Dataset Documentation Recommendations

1 - Dataset Documentation Recommendations

These recommendations are in two parts: 

The primary purpose of the Dataset Documentation Recommendations is to promote reporting of aspects of a dataset which may introduce bias. The goal is to provide sufficient information so that users of the data, as well as third-party evaluators and auditors (such as regulators and policymakers), can appraise the datasets and make an informed decision on the risk of bias when applied to a specific use case. These are generic considerations and therefore all items below should be considered applicable to all datasets. Where certain information is not available or cannot be reported, this should be explicitly stated.

Click the sections below to view the draft recommendations.


1.1a - Dataset summary

Dataset curators should provide documentation for datasets they produce. This documentation should include a description of the contents, source and purpose of the dataset, and should be written in accessible language. The summary should help data users assess whether the dataset meets their needs.

1.1b - Dataset identity and access

Dataset documentation should include: dataset name, accessibility, date of release, version, licensing arrangements, and details of the data custodian(s). Where possible this documentation should adhere to FAIR principles.1

1.1c - Motivations for dataset creation and intended purpose(s)

Dataset documentation should include the reasons why this dataset was created, including any intended benefit(s), any purposes for which dataset use should be avoided, who created the dataset, and who funded it.

1.1d - Assumptions and preconceptions of the dataset curation team

Dataset documentation should describe how the curation team has considered the impact of their prior assumptions and preconceptions on biases in the dataset. This may include reflecting on the experiences of the dataset curators themselves, as well as any advice from governing and consultation groups (e.g. advisory boards, patient and public involvement and engagement groups).

1.1e - Origin and purpose of source data

Dataset documentation should describe the original source of data (e.g., patient records to provide clinical care, clinical trial, biobank) and what individuals were expecting to happen to their data (e.g., administrative action, participant in a research study).

1.1f - Data sampling, and aggregation from multiple sources

Dataset documentation should describe how data were sampled from the original data source, including an explanation of sampling strategies and their rationale. If the dataset has been compiled from multiple data sources, dataset documentation should describe how datasets were selected, and how decisions were made during data aggregation, particularly in the case of grouping populations and modification of demographic coding.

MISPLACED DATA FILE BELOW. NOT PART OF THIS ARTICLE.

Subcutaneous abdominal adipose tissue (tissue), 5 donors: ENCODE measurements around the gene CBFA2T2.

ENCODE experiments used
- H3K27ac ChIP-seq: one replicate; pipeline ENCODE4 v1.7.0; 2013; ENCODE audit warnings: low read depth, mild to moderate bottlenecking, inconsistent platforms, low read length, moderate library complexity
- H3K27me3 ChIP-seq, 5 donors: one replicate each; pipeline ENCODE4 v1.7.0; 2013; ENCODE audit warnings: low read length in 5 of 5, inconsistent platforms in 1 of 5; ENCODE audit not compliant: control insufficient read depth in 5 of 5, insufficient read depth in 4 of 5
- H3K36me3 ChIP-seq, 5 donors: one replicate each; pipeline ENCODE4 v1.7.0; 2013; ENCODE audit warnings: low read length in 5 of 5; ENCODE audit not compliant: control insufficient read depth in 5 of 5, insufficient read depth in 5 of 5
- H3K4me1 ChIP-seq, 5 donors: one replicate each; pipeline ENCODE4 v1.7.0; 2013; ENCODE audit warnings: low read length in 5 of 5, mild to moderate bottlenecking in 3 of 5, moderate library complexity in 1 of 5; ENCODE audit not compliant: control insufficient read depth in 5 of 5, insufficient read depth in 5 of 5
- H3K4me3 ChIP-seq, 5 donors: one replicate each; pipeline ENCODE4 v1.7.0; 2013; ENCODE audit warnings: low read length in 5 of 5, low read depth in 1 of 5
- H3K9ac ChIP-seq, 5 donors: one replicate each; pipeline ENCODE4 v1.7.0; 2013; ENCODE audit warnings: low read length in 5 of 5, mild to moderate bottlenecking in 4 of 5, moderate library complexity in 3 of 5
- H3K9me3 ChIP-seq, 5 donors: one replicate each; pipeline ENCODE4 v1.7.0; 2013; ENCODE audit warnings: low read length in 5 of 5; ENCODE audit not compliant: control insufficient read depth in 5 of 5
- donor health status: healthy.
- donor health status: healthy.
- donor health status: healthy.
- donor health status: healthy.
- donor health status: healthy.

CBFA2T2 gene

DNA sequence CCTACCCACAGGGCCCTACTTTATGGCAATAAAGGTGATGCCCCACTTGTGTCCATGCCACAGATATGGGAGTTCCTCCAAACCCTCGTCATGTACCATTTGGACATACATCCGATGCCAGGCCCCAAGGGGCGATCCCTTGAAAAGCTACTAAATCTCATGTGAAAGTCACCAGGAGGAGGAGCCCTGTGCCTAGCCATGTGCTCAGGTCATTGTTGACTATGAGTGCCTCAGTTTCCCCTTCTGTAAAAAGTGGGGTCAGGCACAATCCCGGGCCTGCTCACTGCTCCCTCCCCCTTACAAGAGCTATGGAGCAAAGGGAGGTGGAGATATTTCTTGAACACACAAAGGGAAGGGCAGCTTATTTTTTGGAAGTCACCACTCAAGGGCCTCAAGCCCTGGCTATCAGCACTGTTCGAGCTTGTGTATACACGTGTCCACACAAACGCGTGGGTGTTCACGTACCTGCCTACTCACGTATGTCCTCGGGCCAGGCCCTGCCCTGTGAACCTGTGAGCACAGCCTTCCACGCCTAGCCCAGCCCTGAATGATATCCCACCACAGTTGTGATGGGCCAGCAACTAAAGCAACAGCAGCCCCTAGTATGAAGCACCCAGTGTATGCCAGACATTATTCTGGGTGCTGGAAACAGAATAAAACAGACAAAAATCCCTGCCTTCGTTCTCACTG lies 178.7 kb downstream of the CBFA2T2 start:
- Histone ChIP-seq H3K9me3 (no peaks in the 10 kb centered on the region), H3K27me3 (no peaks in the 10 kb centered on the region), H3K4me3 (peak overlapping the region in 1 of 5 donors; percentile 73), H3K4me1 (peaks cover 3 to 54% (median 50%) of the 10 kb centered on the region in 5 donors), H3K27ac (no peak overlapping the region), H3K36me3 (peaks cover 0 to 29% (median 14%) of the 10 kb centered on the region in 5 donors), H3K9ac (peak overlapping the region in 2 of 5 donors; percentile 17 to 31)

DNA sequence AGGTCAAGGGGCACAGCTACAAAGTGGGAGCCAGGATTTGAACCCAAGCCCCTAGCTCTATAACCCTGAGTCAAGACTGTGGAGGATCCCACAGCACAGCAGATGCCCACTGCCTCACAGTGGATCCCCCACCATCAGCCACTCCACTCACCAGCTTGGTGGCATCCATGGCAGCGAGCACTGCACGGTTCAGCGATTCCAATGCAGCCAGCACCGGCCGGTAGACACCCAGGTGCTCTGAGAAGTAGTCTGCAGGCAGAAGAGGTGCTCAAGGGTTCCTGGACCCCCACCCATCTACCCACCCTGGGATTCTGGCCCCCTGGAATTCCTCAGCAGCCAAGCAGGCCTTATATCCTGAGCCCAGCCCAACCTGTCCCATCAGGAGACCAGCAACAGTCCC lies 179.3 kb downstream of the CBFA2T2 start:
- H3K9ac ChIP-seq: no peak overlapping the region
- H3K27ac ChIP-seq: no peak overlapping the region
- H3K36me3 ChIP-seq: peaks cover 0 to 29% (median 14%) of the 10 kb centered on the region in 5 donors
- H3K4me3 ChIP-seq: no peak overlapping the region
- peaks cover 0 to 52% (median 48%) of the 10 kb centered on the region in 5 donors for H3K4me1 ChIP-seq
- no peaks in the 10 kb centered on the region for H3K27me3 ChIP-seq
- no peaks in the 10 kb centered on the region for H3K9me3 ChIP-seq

1.1g - Data shifts

For longitudinal datasets or datasets with versions, dataset documentation should describe any known or suspected changes over time relating to the population, medical practice, or how data were collected, which may contribute to data shifts.


1.2a - Composition of populations

Dataset documentation should:

1.2b - Recording of attributes of individuals

Dataset documentation should:

1.2c - Groups at particular risk of harm

Dataset documentation should:


1.3a - Modifications made to the data

Dataset documentation should describe whether any data items were modified from the original source, providing the rationale for doing so and any methods used. For example; for anonymisation, to correct for imbalance, to correct errors or biases, or to enable mapping to existing data standards.

1.3b - Limitations of the dataset

Dataset documentation should identify known or suspected sources of bias, error or other factors that affect the dataset as a whole, which may impact its generalisability or applicability for other use.

1.3c - Missing data

Dataset documentation should describe the proportion, nature and causes of missing data (if known), particularly if there are systematic differences across relevant population groups. Documentation should also describe if missing data have been identified and how they have been handled (e.g. imputation, correction).

1.3d - Errors in the data

Dataset documentation should: 

1.3e - Known or potential bias in data generation

Dataset documentation should:

1.3f - Known or potential bias in data collection

Dataset documentation should:

1.3g - Known or potential bias in data labels

Dataset documentation should:


1.4a - Ethics, governance, and quality assurance

Dataset curators should state in their documentation whether data protection laws specific to their jurisdiction have been adhered to. Dataset documentation should also:

1.4b - Patient and public involvement and engagement

Dataset documentation should:

1.4c - Bias and impact assessments

If a formal assessment of bias, fairness or societal impact has been previously conducted on the dataset, dataset documentation should provide these assessments and results. This may include algorithmic impact assessments (AIAs)3, data protection impact assessments (DPIAs)4, equality impact assessments5, documentation tools, risk of bias assessments or automated toolkits.